So, it is hard for the producers to claim that "vote for the worst" is not in the spirit of the show. The Vote for the Worst fans are simply acting out of turn, asserting their own right to pick which bad singers should get on the air and how long they should last.

Vote for the Worst, by itself, probably doesn't have the clout to really carry this very far, in the end, but this time around, the site has won the support of Howard Stern, the self-proclaimed "King of All Media," who is using his satellite radio program to encourage listeners to vote to keep Sanjaya on the show. Stern has drawn real blood in the past. In 1998, Stern ran a successful effort to get a regular on his program, Hank the Angry Drunken Dwarf, selected as one of People Magazine's list of the most beautiful people in the world. This was an early experiment in the use of the web to encourage reader participation. Hank won over Leo DeCaprio, the pretty boy actor who was then riding high off his Titanic appearance, and the dwarf got a lot angrier and perhaps a little drunker when the magazine refused to feature him inside the print edition of their publication.

Of course, as with this earlier election, the whole process exploits several bugs in the system: first, it takes advantage of the fact that viewers can call in more than one vote. It is not just that a relatively small but determined number of people could indeed cast enough votes to keep Sanjaya at the middle of the pack but it is also the case that people can vote for Sanjaya and not sacrifice their ability to also vote for a favorite performer. So, it becomes a no cost gag vote, which can turn out to have bad consequences for individual contestants who have off weeks and end up going while Mr. Malakar remains. Of course, all of this might end quickly if viewers voted to eliminate contestants, rather than to keep them. Surely, there are more people who want Malakar off the show than want him to remain on the air. But the producers have consistently argued against having people vote to eliminate contestants, feeling that would bring a negative tone to the proceedings.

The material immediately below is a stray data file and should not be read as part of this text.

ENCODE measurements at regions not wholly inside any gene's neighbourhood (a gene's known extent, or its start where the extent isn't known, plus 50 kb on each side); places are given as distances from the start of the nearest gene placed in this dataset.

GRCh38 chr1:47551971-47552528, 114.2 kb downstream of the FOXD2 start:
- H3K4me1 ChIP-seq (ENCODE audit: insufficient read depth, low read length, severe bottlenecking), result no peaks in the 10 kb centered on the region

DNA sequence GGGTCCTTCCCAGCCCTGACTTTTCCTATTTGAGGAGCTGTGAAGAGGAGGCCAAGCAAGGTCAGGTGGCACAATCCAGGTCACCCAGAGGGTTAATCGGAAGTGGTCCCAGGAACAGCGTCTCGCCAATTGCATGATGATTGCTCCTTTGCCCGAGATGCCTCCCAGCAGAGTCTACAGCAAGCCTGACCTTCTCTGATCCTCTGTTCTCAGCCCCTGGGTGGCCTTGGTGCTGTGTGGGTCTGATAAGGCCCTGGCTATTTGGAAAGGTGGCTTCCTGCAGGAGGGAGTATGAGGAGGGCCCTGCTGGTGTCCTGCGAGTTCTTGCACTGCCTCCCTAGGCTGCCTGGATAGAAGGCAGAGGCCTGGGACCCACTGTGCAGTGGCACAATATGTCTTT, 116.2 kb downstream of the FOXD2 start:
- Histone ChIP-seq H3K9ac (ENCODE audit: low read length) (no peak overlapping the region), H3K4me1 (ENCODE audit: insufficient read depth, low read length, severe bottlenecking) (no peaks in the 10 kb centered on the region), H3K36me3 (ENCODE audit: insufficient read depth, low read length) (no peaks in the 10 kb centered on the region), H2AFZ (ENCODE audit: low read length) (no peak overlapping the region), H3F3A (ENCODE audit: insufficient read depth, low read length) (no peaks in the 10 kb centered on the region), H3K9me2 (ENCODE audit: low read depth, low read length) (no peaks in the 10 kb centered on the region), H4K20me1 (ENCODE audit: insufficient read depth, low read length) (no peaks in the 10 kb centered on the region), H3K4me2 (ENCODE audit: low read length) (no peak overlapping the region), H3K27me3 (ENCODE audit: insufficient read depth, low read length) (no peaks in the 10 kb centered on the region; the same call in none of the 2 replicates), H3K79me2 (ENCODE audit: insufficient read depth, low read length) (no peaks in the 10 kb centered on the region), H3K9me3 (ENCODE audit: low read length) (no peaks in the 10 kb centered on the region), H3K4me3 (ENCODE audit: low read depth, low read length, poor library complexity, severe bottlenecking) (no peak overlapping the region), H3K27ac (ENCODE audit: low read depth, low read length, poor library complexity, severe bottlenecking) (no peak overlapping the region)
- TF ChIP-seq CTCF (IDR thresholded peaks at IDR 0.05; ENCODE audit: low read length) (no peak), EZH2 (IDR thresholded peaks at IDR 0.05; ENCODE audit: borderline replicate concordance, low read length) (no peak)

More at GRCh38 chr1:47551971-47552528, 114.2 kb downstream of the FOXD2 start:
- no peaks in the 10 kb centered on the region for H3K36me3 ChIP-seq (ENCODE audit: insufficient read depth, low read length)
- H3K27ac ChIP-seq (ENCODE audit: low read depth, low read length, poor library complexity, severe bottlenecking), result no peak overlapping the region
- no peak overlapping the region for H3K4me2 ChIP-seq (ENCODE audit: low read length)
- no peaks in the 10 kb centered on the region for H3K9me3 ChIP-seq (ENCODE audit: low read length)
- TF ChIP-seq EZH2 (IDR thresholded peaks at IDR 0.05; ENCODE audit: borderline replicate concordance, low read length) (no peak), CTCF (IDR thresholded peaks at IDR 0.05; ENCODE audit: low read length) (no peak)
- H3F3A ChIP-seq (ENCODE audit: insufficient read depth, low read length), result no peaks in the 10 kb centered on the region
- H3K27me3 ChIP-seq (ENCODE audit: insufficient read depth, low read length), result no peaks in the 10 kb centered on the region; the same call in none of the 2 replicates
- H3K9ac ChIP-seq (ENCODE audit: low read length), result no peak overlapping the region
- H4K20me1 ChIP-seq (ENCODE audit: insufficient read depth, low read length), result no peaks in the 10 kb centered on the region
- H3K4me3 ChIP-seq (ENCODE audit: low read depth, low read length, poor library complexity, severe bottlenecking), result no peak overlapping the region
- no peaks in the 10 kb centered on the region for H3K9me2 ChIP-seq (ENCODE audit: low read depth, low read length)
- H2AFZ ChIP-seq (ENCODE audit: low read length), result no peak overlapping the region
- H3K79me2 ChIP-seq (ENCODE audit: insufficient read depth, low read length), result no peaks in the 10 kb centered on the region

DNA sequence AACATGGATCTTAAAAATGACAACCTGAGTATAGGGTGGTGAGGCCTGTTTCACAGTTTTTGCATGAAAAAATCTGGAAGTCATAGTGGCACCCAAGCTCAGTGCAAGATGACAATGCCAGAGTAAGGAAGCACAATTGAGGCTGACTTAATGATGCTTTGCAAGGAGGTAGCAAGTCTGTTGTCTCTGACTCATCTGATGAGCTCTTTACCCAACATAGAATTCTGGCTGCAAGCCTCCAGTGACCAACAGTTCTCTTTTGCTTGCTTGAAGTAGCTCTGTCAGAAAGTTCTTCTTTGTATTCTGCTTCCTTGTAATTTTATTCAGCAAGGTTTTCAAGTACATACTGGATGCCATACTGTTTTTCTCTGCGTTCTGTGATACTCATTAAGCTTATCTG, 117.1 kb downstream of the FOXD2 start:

As this has occurring, there have been growing expressions of outrage among fans of the program. Vote for the Worst proudly posts a segment from The O'Reilly Factor during which civil litigator Danielle Aidala tries to argue that the fan's efforts to keep Sanjaya Malakar on the air represent speech that should be exempt from First Amendment protection -- comparing voting for the worst to inciting a riot. For once, O'Reilly comes across as the most rational voice on the program!

And check out the ways that YouTube is responding to the Malakar Matter, including what we can only hope is a tongue in cheek promise to go on a hunger strike to encourage people to vote him off the air.